College faculty are both professional educators and experts in our respective fields. As the college system has changed, so has the role of our faculty. Our work increasingly resembles that of university professors, yet our greatest strengths are our connection to our students and our connections to industry. As our work has evolved, so has the need for stronger faculty involvement in the direction of the colleges to build on these strengths. This necessitates a system based on collegial governance. Bicameral governance ensures that strong fiscal management provided by college Boards of Governors is balanced by equally strong academic direction provided by faculty-majority senates. In this model – the standard for other post-secondary institutions in Canada and world-wide – faculty and administrators work together to balance operational and academic priorities. The result will be higher quality, greater student success, increased innovation, and stronger colleges.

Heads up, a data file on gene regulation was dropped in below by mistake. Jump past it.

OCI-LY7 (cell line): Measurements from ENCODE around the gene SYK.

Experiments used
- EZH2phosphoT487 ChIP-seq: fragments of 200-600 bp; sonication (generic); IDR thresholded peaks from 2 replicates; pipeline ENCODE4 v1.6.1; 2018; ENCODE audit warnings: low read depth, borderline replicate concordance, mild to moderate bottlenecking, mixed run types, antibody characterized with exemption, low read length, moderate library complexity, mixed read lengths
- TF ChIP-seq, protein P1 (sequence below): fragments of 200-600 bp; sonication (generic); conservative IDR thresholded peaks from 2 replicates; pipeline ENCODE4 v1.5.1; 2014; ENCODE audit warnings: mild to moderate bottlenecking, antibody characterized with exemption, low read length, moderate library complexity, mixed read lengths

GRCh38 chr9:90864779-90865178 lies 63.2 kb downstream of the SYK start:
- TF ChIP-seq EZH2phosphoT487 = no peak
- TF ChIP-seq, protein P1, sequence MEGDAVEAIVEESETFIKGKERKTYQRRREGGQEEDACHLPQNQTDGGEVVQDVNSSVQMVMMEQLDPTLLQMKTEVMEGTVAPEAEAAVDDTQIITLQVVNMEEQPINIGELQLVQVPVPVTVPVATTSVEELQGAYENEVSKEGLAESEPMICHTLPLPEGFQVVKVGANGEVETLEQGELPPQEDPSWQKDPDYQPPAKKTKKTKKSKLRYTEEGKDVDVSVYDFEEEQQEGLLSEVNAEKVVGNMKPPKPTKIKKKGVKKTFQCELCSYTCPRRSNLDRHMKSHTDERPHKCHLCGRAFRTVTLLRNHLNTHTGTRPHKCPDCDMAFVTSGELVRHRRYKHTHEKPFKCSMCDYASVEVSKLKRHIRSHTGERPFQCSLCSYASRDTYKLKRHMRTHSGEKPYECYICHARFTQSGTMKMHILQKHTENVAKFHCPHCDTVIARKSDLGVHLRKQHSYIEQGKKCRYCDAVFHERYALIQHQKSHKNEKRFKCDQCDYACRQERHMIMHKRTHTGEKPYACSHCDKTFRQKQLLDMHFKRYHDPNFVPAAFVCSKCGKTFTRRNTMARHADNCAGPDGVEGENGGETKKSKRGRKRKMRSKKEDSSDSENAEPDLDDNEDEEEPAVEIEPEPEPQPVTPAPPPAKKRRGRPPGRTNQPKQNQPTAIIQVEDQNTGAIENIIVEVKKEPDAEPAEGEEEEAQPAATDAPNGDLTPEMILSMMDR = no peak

The 2017 proposals: improvements and fairness for all members
Proposals to improve academic quality and to improve fairness for all members
- Establish academic freedom and collegial governance
- Strengthen intellectual property rights
- The union proposes to improve the quality of education and training college students receive by enhancing collegiality through the creation of an academic senate.
- The union proposes to implement academic freedom language similar to that in many university and other college systems.
- The union proposes to clarify the responsibilities of faculty and administration in respect of the academic process.
- The union proposes that the colleges adopt an intellectual property rights model that reflects customary post-secondary standards and practices.